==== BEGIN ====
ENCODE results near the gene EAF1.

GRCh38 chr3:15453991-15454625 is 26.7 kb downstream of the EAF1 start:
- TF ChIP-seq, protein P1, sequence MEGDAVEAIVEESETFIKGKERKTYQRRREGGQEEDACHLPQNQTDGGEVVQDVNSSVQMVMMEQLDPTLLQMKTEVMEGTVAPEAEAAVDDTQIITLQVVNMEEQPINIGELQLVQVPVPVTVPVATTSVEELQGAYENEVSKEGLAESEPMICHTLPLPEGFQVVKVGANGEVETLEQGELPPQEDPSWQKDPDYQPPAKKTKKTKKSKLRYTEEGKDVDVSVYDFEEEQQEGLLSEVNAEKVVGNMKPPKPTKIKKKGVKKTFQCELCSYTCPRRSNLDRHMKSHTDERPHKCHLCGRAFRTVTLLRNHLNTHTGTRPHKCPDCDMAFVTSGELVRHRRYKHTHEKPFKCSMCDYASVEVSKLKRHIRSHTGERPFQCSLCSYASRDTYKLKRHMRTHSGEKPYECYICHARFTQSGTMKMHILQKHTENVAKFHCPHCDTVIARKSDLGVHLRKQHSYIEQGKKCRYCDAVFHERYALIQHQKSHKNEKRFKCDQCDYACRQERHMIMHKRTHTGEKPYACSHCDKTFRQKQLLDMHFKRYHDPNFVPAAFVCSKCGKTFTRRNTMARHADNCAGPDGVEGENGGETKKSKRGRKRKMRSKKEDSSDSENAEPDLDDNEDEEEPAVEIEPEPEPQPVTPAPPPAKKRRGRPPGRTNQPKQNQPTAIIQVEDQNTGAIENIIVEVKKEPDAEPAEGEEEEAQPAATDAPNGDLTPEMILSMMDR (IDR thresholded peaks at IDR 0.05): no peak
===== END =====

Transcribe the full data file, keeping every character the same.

ENCODE results near the gene EAF1.

GRCh38 chr3:15453991-15454625 is 26.7 kb downstream of the EAF1 start:
- TF ChIP-seq, protein P1, sequence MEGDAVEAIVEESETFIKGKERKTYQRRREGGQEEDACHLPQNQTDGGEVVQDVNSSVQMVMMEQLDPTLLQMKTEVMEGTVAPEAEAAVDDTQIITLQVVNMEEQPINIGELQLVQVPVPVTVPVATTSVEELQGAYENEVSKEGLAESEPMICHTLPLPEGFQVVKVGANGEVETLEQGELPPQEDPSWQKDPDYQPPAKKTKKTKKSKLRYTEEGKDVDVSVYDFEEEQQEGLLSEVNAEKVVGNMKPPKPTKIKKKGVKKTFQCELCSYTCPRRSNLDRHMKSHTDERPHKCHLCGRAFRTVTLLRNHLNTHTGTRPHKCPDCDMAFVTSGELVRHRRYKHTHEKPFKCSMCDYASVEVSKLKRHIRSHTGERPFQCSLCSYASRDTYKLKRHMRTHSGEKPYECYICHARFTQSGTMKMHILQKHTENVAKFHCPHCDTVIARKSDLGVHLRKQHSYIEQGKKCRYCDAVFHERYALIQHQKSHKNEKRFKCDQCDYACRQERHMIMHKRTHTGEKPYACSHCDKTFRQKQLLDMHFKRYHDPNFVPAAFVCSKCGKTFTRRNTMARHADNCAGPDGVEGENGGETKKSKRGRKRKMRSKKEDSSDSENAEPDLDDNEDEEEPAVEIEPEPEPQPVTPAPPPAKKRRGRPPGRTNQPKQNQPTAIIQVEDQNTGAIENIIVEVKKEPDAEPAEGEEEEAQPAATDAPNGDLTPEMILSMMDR (IDR thresholded peaks at IDR 0.05): no peak